|Details||Treble lack of air and extension certainly don’t help the treble details case, and APTX noise does the rest, delivering a slight above average result also considering the asking price. On the opposite end of the spectrum bass articulation details struggle to emerge to to midbass slow-ish decay.|
|Instrument separation||Hindered by the slowish bass in the lowend up to the mids, T300 becomes much better in the highmids and treble where I think they score a very good remark on separation|
|Build||Housings seem convincingly resistant for ordinary manipulation although I wouldn’t dare test how they bear hard hits or falls. Touch sensitivity is well calibrated. On another note the charging case, its lid especially, invites me to use it quite gently.|
|Fit||Very easy for me, I find their shape very good for my ear. Nozzles are also comfortably long and offer easy and firm instertion even with stock tips. It’s worth noting by the way that adopting custom chips may not be easy or even at all possible, as they my interfere when fitting the housings back in their case for charging.|
|Comfort||Very good. Allthough I wouldn’t say they “disappear” once worn, their very good fit paired with a remarkably low weight make them extremely comfortable at least for me. Needless to say, YMMV.|
|Isolation||Not more than average for music – the housings do not “precisely fill” my concha. Automatic noise canceling fixes the situation during calls only.|
|Connectivity||T300 are very easy to pair, and signal stability is very solid. Sadly, only 1 host can be paired at a time but I guess I can live with that. On the other hand, lack of APTX-HD and LDAC connectivity are a serious pity as the maximum supported inbound resolution, using AptX, is 24bit / 48Khz. The carrying and recharging case has the right features: opening/closing the lid turns the earpieces on/off and connects/disconnects them to the host (if paired), a readable LED display gives an updated reading of the residual juice in both battery sets – in the case and inside the earpieces – and Wireless Charging.|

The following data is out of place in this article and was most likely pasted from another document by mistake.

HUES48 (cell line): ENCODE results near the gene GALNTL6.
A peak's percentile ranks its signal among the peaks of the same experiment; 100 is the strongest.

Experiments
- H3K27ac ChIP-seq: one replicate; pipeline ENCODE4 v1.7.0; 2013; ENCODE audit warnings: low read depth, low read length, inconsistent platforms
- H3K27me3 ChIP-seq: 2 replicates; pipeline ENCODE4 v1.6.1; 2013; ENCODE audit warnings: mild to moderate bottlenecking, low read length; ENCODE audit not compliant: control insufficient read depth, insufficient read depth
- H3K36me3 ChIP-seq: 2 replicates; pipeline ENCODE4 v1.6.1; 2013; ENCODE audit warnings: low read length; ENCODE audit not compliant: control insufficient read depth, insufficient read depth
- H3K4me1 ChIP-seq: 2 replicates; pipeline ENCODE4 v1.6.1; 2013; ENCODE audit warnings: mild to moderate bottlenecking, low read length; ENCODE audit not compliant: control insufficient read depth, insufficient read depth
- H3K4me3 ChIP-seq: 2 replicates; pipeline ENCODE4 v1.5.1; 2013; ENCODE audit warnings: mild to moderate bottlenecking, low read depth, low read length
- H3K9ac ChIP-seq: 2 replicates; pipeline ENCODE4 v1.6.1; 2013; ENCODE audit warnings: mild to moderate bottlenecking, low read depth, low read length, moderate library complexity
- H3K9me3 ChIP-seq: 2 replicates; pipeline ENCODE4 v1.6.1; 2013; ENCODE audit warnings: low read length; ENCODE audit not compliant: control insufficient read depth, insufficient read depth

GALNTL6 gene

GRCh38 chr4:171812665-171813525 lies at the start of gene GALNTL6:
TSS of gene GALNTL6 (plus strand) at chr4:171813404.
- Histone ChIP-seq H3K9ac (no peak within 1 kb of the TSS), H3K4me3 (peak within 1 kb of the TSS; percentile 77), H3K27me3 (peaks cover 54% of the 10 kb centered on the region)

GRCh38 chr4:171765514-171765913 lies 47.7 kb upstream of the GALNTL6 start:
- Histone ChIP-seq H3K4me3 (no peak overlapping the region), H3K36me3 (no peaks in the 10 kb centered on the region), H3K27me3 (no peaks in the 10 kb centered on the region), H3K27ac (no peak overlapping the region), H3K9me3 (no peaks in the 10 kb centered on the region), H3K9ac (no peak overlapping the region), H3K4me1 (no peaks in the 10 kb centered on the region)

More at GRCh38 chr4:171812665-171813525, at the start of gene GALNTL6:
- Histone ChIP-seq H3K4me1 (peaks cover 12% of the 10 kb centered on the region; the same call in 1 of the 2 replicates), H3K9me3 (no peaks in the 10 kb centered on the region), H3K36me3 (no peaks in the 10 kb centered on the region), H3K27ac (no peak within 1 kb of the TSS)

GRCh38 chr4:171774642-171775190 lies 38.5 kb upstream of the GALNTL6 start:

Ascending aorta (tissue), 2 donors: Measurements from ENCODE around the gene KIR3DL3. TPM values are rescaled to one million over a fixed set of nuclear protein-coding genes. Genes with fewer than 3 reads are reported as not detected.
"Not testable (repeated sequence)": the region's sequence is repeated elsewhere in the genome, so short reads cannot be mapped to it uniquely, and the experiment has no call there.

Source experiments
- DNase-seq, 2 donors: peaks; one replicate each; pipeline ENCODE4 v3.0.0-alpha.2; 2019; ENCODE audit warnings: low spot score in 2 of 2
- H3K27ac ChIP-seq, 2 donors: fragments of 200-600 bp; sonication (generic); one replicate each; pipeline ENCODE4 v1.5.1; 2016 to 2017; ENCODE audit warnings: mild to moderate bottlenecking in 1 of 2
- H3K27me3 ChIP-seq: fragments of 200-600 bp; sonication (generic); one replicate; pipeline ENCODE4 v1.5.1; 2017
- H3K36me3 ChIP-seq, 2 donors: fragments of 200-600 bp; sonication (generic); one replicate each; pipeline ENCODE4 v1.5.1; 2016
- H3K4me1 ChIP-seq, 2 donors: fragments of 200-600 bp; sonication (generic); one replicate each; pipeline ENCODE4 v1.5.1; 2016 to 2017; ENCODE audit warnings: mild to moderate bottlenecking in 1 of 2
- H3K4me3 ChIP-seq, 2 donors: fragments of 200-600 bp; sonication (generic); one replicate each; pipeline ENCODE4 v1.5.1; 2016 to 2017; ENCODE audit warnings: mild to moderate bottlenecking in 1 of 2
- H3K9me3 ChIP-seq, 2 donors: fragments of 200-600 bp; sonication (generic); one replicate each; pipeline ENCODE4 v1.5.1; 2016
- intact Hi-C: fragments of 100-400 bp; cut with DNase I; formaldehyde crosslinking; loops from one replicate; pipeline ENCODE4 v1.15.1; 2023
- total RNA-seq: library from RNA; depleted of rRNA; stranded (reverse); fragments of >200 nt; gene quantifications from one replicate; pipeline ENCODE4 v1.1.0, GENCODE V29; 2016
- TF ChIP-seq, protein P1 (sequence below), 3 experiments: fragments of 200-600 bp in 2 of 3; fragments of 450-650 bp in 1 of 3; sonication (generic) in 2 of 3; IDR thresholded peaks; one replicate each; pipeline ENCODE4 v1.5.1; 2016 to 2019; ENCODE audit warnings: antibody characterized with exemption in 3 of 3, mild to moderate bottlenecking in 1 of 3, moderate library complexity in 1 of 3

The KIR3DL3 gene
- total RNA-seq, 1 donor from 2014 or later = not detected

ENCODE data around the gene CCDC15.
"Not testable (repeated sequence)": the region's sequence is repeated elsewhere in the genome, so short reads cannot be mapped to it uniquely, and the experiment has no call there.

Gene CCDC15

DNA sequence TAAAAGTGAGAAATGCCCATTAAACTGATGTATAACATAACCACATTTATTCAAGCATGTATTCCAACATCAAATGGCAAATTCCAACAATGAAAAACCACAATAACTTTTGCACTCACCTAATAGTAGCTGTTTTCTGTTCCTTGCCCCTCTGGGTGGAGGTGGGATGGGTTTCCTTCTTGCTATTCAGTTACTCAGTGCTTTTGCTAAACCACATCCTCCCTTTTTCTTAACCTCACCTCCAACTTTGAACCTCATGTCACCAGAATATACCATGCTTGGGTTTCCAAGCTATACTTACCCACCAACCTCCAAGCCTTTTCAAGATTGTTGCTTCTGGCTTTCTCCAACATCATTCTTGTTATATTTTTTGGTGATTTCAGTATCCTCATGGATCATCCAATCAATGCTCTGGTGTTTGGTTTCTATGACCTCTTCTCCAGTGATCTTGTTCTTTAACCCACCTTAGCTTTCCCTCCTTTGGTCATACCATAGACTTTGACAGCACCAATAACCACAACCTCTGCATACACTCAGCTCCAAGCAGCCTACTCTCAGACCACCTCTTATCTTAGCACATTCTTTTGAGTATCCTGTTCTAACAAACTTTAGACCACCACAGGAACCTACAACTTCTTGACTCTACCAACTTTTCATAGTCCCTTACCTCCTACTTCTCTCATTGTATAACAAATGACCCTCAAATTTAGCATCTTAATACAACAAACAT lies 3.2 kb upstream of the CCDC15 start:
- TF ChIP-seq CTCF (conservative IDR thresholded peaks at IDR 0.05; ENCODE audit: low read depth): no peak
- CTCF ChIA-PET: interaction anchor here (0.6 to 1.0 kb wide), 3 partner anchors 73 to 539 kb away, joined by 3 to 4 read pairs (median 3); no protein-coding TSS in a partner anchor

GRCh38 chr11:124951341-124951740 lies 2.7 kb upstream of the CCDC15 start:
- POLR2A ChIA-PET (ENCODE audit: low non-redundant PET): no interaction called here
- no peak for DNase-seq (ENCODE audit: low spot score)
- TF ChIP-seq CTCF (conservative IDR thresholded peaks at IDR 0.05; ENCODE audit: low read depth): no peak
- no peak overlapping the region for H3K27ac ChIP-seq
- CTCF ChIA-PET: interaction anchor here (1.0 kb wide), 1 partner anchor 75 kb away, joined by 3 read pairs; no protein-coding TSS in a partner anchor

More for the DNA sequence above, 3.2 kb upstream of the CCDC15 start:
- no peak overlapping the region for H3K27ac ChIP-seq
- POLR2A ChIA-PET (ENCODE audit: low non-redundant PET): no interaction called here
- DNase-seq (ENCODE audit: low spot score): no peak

|Microphone||T300 are equipped with a cVc-technology noise cancelling microphone. That’s supposed ofc to exploit them for calls, besides music listening. Well this might be the single most disappointing aspect of the product: mic is extremely sensible to housing positioning / insertion into my outer ears, and depending on the situation my call counterparts pass in a whiff from hearing me loud and clear to barely understand what I’m saying – a quite annoying experience especially if used for work.|
|Housing||IPx5 water resistance rating. Touch sensor. Integrated microphone for calls, with Qualcomm cVc noise cancelation technology. Batteries on earpieces offer 4h continuous playback, 27h standby time. Battery charging carry case with 600mAh battery, supporting Wireless Charging technology and offering up to 5 full charges to earpieces.|
|Driver(s)||1 dual magnet 8mm dynamic driver + 2 30019 Balanced Architecture drivers|
|Connectivity||Qualcomm QCC3046 chipset, bluetooth 5.2. SBC/AAC/AptX codecs, 24bit/48KHz max resolution|
|Package & accessories||One set (S/M/L) silicon eartips, battery-charging carry case, USB-C charging cable.|
|MSRP at this post time||$126,36 ($67,82 on special deal)|